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2019.03.22

Six Essential Japanese-Made English Words ("Wasei-Eigo")

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The lexicon of the Japanese language is quite diverse. There is a colorful mixture of Chinese loanwords, borrowings from European languages (mostly from English and Portuguese), and also the so-called "wasei-eigo," which literally means "Japanese-made English words." This is a large category of commonly used expressions that were coined from English and only exist in Japanese. They are not to be confused with loanwords such as "pen" ペン (from the English word "pen") or "pan" パン (meaning "bread," from the Portuguese word "pão"), and they must be carefully distinguished from their "real" English equivalents. Japanese native speakers with no proficiency in English will most probably not understand you if you replace a Japanese-made English word with an original English expression when speaking Japanese. Also, if you happen to be a Japanese-to-English translator, you need to be careful not to fall into the trap of simply transcribing a "wasei-eigo" word in English, since that will most probably result in a confusing and/or unnatural translation.
The list below provides a few typical examples you are very likely to come across in your day-to-day interactions with people in Japan.

1. Claim (クレーム, kurēmu) = complaint

In Japan, you do not make a complaint - you "make a claim." In English, the noun "claim" refers to "an assertion of the truth of something" or "a demand or request for something considered one's due" (source: Oxford Dictionary). While the "wasei-eigo" counterpart preserves the original form (and pronunciation to some extent) of the English word, it conveys an entirely different meaning.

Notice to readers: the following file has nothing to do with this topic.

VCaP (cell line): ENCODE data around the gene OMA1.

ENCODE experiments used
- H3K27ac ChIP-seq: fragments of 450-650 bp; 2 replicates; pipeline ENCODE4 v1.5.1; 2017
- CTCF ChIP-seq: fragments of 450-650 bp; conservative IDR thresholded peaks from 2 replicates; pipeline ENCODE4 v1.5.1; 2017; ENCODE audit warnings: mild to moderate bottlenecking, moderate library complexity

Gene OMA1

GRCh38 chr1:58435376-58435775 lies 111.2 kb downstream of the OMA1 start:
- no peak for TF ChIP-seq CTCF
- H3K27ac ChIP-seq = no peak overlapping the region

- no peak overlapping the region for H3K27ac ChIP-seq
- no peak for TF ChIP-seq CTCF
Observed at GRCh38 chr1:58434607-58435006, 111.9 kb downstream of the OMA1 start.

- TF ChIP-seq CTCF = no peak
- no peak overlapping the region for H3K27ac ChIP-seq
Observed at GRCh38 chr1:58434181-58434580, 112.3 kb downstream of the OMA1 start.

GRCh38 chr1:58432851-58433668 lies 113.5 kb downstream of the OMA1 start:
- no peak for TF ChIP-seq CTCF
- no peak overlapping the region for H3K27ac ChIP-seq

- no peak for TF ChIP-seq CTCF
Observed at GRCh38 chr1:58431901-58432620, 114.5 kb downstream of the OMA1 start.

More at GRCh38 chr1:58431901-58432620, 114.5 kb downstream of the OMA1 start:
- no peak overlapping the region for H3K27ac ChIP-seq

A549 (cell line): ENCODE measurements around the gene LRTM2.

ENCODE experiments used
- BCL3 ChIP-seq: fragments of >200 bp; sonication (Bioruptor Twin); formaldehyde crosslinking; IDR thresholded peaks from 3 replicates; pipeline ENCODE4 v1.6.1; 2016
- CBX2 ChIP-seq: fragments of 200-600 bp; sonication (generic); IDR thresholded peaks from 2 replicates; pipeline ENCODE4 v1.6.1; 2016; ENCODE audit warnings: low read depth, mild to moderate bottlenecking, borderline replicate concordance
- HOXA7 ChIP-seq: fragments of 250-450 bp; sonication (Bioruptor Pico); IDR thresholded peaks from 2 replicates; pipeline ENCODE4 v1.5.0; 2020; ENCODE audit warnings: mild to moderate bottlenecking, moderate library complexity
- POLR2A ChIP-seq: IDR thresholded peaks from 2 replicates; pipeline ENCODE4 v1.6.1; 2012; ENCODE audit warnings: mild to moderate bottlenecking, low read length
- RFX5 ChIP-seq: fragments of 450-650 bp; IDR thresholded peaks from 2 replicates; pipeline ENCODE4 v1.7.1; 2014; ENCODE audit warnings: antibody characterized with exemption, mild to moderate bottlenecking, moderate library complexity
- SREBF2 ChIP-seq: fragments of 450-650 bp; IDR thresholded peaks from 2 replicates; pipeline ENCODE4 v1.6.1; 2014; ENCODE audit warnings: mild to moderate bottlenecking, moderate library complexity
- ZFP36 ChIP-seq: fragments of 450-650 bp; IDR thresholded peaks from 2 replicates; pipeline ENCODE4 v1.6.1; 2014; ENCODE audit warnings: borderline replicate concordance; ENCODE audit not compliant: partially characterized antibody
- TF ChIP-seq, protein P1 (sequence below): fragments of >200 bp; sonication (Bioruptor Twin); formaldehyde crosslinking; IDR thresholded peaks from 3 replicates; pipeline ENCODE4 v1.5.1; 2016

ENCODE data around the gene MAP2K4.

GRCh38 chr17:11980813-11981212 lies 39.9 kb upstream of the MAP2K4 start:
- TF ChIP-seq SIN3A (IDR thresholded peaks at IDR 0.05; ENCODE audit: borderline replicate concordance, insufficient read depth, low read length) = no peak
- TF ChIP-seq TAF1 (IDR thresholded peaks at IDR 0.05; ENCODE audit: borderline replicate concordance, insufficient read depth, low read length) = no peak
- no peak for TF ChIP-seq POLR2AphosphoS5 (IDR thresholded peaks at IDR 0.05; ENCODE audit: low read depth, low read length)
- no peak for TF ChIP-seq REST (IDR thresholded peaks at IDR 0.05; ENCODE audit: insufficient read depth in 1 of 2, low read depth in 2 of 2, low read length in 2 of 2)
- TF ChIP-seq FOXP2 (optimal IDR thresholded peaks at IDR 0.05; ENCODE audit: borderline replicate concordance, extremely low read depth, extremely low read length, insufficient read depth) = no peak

2. Baby car (ベビーカー, bebīkā) = baby carriage

In Japan, baby carriages are referred to as "baby cars." Although this particular "wasei-eigo" expression may strike a native English speaker as unnatural, its meaning should not be too difficult to guess even if you have just started learning the language.

3. Cunning (カンニング, kaningu) = cheating (on a test)

The English adjective "cunning" can mean "having or showing skill in achieving one's ends by deceit or evasion" or also "ingenious" (source: Oxford Dictionary). The Japanese-made English expression "cunning," on the other hand, is used as a noun to denote the act of cheating on a test. Although the shift in meaning is quite drastic, it can be said that the "wasei-eigo" expression keeps some of the original undertone.

4. Salary man (サラリーマン, sararīman) = white-collar worker

This is arguably one of the most commonly used "wasei-eigo" expressions in modern Japanese. At first glance, it may seem like it refers to "a man who earns a salary," but it is in fact used specifically to denote a white-collar male worker. There is also a related expression, "office lady" or "OL," which refers to a female office worker.

5. Mansion (マンション, manshon) = apartment, flat

This expression can be a little confusing when you hear it for the first time, but if a Japanese person tells you they live in a "mansion," they are simply trying to say they live in an apartment.

6. Sharp pencil (シャープペンシル, shāpu penshiru) = mechanical pencil

In Japanese, "sharp pencil" is a term used to refer to a mechanical pencil.


Sources:
Oxford English Dictionary (https://en.oxforddictionaries.com/)
Kotobank (https://kotobank.jp/)